Scoliosis: A-to-Z Guide from Diagnosis to Treatment to Prevention

Scoliosis is simply a curve of the spine from side to side. The most common type of scoliosis occurs in healthy children with no neurological problems.

Although the spine normally curves gently from front to back, it is normally straight as an arrow from side to side. If it curves, this is scoliosis.


What is it?

It is simply a curve of the spine from side to side.

Who gets it?

The most common type of scoliosis occurs in healthy children with no neurological problems. This is called idiopathic scoliosis. It is slightly more common in girls, and much more likely to require treatment in girls. It can occur at any age, but is most common during puberty.
Some children are born with it. This is called congenital scoliosis, and usually happens in children with an underlying problem such as spina bifida or certain anorectal malformations.

Some children develop it because of an imbalance or weakness in the muscles supporting the spine. This is called neuromuscular scoliosis, and is common in conditions such as cerebral palsy or muscular dystrophy.

Children who have leg length discrepancies may also develop compensatory scoliosis.

What are the symptoms?

The most consistent symptom is asymmetry of the back when leaning forward.

Is it contagious?


How long does it last?

Scoliosis usually lasts until treated. Curves less than 30 degrees do not tend to progress after puberty is complete. Those greater than 45 degrees, however, often tend to progress throughout life.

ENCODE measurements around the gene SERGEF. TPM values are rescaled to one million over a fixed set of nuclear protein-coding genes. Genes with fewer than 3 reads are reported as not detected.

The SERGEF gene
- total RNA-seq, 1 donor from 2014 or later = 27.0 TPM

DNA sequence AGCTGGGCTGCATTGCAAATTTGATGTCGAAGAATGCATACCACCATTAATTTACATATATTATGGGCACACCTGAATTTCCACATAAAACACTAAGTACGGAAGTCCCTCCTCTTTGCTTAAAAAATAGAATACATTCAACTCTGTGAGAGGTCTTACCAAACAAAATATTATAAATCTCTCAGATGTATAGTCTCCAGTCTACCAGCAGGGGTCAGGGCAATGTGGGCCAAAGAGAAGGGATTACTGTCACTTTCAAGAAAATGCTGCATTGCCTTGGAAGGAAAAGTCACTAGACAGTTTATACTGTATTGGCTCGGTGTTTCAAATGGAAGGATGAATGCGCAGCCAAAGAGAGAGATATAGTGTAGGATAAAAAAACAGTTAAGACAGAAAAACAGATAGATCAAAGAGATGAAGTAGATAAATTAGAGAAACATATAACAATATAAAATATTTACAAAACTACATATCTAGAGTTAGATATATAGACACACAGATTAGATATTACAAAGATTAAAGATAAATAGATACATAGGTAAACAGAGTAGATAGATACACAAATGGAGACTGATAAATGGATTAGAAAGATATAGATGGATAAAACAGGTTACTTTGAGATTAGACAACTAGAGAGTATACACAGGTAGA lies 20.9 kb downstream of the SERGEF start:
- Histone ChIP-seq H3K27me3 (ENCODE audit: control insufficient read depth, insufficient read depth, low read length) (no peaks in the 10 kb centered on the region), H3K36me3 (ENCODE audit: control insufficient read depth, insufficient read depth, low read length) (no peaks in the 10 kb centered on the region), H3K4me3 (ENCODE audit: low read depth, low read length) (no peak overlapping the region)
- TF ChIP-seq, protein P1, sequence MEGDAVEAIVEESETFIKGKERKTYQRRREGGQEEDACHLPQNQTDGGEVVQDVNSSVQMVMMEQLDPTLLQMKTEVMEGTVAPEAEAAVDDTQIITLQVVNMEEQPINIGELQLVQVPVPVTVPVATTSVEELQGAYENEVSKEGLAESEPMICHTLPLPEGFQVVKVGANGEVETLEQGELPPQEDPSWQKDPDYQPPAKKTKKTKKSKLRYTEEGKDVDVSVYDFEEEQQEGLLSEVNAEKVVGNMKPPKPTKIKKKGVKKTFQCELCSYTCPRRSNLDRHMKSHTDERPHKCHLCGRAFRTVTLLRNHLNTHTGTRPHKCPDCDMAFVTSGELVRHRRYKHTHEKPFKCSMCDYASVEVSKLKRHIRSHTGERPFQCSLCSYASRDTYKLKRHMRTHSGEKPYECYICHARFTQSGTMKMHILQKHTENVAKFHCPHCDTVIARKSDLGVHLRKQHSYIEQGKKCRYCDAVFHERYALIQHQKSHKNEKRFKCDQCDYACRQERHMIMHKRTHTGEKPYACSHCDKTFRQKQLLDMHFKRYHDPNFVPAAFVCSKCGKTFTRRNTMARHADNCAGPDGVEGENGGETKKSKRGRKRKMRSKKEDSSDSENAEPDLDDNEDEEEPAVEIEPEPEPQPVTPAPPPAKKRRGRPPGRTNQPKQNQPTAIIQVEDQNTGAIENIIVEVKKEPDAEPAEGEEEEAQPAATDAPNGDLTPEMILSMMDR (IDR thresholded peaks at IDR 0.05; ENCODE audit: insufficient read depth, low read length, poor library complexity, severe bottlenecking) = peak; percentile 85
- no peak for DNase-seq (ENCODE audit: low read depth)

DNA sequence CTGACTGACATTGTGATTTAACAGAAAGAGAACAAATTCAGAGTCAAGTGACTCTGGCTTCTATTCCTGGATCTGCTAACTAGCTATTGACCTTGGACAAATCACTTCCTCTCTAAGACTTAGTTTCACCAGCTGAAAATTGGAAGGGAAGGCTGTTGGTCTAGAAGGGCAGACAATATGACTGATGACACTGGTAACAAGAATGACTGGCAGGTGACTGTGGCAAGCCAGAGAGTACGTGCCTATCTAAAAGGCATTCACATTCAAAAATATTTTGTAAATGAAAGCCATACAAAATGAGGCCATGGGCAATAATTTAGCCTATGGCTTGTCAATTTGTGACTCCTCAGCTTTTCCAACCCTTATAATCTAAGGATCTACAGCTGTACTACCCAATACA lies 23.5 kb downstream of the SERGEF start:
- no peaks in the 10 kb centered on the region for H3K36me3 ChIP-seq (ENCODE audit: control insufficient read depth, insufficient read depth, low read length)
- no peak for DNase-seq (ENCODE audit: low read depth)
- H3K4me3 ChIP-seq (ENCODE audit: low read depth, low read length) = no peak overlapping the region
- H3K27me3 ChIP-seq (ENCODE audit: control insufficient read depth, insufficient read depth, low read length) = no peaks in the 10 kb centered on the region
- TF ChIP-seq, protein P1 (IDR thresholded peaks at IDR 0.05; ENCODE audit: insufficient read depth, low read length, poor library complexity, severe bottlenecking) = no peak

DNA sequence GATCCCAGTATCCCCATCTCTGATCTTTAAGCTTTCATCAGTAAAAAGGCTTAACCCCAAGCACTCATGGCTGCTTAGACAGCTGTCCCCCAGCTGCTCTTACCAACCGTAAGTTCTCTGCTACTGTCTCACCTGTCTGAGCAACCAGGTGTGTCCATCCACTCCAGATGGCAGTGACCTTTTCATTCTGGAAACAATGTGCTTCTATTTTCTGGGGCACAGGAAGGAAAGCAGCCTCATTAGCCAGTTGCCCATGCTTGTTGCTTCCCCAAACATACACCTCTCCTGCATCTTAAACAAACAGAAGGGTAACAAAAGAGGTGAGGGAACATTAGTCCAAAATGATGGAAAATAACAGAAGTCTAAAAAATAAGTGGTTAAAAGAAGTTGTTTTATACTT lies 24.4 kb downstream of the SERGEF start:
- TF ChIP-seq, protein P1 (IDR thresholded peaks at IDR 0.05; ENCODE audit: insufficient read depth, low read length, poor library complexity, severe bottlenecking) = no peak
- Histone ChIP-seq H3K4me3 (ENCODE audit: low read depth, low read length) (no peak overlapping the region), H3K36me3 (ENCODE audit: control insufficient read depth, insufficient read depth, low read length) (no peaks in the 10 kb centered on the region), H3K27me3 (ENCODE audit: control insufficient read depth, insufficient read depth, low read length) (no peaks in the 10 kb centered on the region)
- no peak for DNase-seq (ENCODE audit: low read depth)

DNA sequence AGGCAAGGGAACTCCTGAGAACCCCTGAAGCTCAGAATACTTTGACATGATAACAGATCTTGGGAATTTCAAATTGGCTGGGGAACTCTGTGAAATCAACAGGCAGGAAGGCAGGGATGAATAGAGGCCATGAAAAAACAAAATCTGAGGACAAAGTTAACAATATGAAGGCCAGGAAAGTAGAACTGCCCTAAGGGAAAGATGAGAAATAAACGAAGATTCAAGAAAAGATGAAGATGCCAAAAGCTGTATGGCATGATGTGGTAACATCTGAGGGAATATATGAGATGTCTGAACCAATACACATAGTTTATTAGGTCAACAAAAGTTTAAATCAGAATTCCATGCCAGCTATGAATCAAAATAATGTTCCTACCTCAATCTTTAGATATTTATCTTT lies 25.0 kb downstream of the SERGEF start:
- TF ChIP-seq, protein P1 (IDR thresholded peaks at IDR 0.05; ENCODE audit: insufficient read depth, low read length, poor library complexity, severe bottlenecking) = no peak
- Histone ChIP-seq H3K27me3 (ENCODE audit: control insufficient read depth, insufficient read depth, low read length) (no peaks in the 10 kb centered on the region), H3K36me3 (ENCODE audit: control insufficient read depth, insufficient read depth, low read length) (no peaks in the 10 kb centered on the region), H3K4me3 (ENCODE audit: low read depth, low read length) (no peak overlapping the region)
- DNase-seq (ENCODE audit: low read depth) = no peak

How is it diagnosed?

The forward-bending test is the simplest way to screen for scoliosis. X-rays are used to confirm the diagnosis, and to measure and follow the angles of the curves.

How is it treated?

Bracing and surgery are the main methods of treatment. Surgery is often reserved for those with greater risk of long-term progression (usually those with curves greater than 45 degrees).

How can it be prevented?

Usually scoliosis cannot be directly prevented. Early treatment of underlying conditions, such as leg-length discrepancies, can prevent some cases. Also, preventing some underlying causes, such as taking folic acid to prevent neural tube defects, can prevent some cases of scoliosis.

Last medical review on: November 14, 2013
About the Author
Photo of Alan Greene MD
Dr. Greene is a practicing physician, author, national and international TEDx speaker, and global health advocate. He is a graduate of Princeton University and University of California San Francisco.
Get Dr. Greene's Wellness RecommendationsSignup now to get Dr. Greene's healing philosophy, insight into medical trends, parenting tips, seasonal highlights, and health news delivered to your inbox every month.